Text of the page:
Jill: There were some sweet parts, too — I liked that little interaction between Tyrion and Sansa.

Erin: When he kisses her hand? That was nice; I always forget that they were married.


Arya killed the Night King. (Helen Sloan / HBO)


Ben: I liked the Hound’s reaction.

Erin Lebar: He had a little PTSD there. But I wanted Sam to die so badly. He’s such a little wiener and everyone is dying trying to save him because he keeps falling down — “Oh, I can’t get up, uh.”

I know that his arc is to become the Maester, so he can’t die, but it was very frustrating.

Jill: This has been the case throughout the show, but I’m a fan of the “fast zombie” effect. They seem all creaky and slow and then, bam, they spring into action. It’s very scary.

Erin: My favourite shots were the aerial, bird’s-eye views — you could see the fire and then this wall of people.

Ben: The standoff between Jon Snow and the Night King was very good, when you realize, oh, he just has to raise his hands and everyone on the battlefield rises.

Jill: Yes, you’re caught up in the battle and you forget, the more people die, the more you’re creating new warriors.

Ben MacPhee-Sigurdson: So next week, where does it begin? With cleaning up all these bodies?

Jill: That’s the first thing I thought: “Ugh, who has to clean this crap up?”

Erin: Ah, they just get a dragon to blow fire on it all.

Jill: That’s another question I had: how much collateral damage is there from just dragon-firebombing the battle lines? It didn’t seem like there was any sort of strategy involved.

Ben: I guess when you’re fighting the dead, you just go for it.

Jill Wilson: I thought maybe it was a comment on U.S. military tactics.

Ben: C’mon, it’s not Game of Drones.

Jill: In a way, I felt it was almost anticlimactic. It wasn’t over fast — it was a long battle…

Ben: It was the longest episode, I think.

Jill: And the longest battle scene ever filmed, for movies or television. But just — stab! stab! — and the Big Bad is dead. We’ve been building up to this episode for so long and now it’s just over.

Erin: That’s what I said to my partner. You’ve spent eight seasons leading up to this moment, then one jab and it’s done.


Arya, right, and Melisandre (Carice van Houten). (Helen Sloan / HBO)


Alan: You know the next three episodes will be a repeat of the first three. They’ll be building something up again, because they’ll have to go back to King’s Landing, and then the second one will be the buildup to the big battle and then the third one will be the battle.

Erin: I can appreciate that symmetry though.

Ben: How many dragons are left?

Jill: Who can say?

Alan: I think one of them is OK, and one is not-so-OK.

Jill: I guess we’ll find out next week on… Game of Thrones.

Alan Small: They’re going to have to do some kind of inventory to find out how much they have left to take on the Lannisters.

Ben: There’s probably about 12 of them left alive. And two of them are Lannisters.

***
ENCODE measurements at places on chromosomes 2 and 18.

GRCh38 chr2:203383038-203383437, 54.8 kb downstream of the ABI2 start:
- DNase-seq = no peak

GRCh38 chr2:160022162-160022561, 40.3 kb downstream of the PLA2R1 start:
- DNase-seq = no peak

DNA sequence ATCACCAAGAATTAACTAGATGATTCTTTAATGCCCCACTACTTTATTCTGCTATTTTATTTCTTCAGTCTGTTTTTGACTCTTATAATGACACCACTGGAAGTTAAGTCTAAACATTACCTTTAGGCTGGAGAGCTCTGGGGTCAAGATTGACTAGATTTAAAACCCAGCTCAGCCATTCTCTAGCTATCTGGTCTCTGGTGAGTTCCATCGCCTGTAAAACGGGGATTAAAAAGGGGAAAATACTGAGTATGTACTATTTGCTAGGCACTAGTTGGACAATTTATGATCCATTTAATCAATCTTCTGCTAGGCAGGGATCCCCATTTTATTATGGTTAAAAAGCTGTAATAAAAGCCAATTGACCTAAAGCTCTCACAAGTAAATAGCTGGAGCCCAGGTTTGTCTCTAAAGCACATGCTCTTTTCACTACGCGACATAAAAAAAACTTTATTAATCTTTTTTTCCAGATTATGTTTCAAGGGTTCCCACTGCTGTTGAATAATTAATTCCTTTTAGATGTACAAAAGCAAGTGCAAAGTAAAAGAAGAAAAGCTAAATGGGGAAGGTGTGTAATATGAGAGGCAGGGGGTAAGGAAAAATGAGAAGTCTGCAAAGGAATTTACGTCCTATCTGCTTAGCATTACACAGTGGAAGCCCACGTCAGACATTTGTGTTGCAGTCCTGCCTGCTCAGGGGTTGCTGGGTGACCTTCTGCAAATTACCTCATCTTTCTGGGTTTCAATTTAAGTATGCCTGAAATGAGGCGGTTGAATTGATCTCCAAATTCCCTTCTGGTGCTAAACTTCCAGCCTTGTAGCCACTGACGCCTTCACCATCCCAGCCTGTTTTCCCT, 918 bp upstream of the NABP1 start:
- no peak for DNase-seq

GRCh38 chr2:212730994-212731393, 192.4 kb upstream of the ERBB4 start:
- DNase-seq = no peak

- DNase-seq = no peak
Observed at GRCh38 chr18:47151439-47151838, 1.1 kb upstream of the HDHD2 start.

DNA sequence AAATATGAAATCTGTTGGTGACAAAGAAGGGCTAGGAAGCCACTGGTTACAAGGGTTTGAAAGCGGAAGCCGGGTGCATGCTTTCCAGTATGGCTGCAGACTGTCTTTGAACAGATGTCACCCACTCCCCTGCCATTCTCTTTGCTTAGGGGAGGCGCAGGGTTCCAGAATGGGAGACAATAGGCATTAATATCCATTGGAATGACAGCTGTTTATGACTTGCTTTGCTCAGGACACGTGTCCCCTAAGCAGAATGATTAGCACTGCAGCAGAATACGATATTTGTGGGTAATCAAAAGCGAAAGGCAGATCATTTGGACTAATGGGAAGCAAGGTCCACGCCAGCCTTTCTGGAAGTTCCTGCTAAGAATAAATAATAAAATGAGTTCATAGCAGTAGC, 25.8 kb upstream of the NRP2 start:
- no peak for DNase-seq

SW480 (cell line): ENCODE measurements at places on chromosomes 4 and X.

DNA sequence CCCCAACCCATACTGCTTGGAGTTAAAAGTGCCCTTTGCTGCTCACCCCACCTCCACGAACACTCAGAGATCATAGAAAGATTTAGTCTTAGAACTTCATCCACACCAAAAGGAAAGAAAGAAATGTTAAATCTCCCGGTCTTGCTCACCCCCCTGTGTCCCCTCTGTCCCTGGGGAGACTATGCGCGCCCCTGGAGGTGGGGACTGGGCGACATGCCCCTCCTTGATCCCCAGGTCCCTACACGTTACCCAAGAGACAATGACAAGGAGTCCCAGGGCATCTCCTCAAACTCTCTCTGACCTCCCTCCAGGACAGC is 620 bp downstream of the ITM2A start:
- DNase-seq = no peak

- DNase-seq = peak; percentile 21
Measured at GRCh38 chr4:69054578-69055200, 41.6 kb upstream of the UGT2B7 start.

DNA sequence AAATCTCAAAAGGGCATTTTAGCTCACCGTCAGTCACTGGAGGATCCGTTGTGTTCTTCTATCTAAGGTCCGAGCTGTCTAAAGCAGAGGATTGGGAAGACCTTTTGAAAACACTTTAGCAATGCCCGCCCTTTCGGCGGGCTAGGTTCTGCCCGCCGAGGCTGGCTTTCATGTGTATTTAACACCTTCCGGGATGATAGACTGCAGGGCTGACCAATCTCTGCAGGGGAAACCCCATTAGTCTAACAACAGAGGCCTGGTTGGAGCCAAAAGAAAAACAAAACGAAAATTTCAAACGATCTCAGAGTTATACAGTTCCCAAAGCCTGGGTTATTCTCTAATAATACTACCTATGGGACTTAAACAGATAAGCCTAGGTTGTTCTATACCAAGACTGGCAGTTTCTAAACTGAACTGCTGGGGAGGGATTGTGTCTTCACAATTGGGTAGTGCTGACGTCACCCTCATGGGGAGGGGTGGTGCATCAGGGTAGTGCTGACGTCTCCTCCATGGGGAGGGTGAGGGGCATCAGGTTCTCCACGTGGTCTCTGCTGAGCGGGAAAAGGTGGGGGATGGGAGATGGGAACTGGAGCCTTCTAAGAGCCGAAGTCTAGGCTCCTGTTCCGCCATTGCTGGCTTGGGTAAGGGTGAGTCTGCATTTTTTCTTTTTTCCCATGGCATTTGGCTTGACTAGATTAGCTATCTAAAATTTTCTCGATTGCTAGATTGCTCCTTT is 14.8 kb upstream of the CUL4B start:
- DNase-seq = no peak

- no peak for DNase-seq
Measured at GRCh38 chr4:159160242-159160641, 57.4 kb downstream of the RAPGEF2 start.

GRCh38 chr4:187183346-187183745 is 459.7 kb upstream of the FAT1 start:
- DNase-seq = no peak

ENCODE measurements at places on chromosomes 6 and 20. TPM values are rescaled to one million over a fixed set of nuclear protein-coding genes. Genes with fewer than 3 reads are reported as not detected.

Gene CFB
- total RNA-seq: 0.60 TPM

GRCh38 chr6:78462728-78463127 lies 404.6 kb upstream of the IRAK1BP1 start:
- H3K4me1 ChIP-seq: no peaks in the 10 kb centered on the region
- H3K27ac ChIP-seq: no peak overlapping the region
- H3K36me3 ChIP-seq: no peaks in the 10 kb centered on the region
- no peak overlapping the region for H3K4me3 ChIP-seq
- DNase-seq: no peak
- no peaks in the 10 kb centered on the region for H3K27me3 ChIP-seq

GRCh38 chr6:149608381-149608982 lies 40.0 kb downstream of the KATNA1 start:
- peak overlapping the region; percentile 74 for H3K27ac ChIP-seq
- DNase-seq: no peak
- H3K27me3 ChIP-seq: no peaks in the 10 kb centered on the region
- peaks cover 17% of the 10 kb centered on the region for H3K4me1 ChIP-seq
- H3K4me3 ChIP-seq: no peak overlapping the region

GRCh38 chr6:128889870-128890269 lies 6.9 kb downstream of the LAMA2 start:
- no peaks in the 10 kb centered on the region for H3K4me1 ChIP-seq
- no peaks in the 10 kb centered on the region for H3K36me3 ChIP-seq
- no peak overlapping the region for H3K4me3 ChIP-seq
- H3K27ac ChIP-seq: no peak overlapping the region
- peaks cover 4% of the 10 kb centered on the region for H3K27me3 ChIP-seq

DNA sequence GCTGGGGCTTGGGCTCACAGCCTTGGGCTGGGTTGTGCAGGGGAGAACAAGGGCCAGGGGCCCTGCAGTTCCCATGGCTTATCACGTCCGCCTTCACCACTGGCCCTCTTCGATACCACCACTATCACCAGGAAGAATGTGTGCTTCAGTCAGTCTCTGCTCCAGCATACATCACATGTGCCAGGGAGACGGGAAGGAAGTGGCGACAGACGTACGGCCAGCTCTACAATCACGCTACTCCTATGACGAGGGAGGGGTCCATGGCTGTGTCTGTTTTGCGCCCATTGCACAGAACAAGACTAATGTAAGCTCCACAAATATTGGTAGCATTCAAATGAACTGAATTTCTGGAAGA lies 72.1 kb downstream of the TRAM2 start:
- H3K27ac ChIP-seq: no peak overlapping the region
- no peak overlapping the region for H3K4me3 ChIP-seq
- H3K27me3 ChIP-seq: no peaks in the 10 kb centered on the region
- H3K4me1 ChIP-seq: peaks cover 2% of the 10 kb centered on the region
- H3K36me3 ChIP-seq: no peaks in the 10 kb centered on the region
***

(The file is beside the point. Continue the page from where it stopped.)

Erin: I was so upset when all the Dothraki went out and you saw all their (flaming swords) get snuffed out. You see a few come running back and you know, if they’re retreating, we’re in s—.

Jill: That was a beautiful dramatic moment, those lights going out.

Erin: It just made my stomach sink.

Alan: That’s some great military strategy there. That’s probably what it was like in the First World War — they’d go over the trenches and then there’d be none left.

Jill: Despite the confusion, it felt very visceral, very real.

Ben: Except for the dragons.

Erin: I was hoping for a more intense interaction between Bran and the Night King. Some kind of mind-reading thing or “You can’t kill me, I’m the three-eyed raven, I will destroy you.”

Ben: Or even a single word from the Night King.

Jill: We all know what the Night King’s goal was, but his motivation was never really revealed.

Alan: His death was almost as much an anticlimax as Darth Maul’s was in the fourth Star Wars (The Phantom Menace). So much hype built up about how cool he looked and his two lightsabers, and then he just got killed.

Ben: Nerd alert: he doesn’t actually get killed; he comes back in The Clone Wars.


Sansa Stark (Sophie Turner), Jon Snow/Aegon Targaryen (Kit Harington), Bran Stark (Isaac Hempstead Wright) and Arya Stark. (Helen Sloan / HBO)

If you value coverage of Manitoba’s arts scene, help us do more.
Your contribution of $10, $25 or more will allow the Free Press to deepen our reporting on theatre, dance, music and galleries while also ensuring the broadest possible audience can access our arts journalism.
BECOME AN ARTS JOURNALISM SUPPORTER Click here to learn more about the project.

Alan Small

Alan Small

Alan Small has been a journalist at the Free Press for more than 22 years in a variety of roles, the latest being a reporter in the Arts and Life section.

Erin Lebar

Erin Lebar
Manager of audience engagement for news

Erin Lebar spends her time thinking of, and implementing, ways to improve the interaction and connection between the Free Press newsroom and its readership.

Jill Wilson

Jill Wilson
Senior copy editor

Jill Wilson writes about culture and the culinary arts for the Arts & Life section.

Report Error Submit a Tip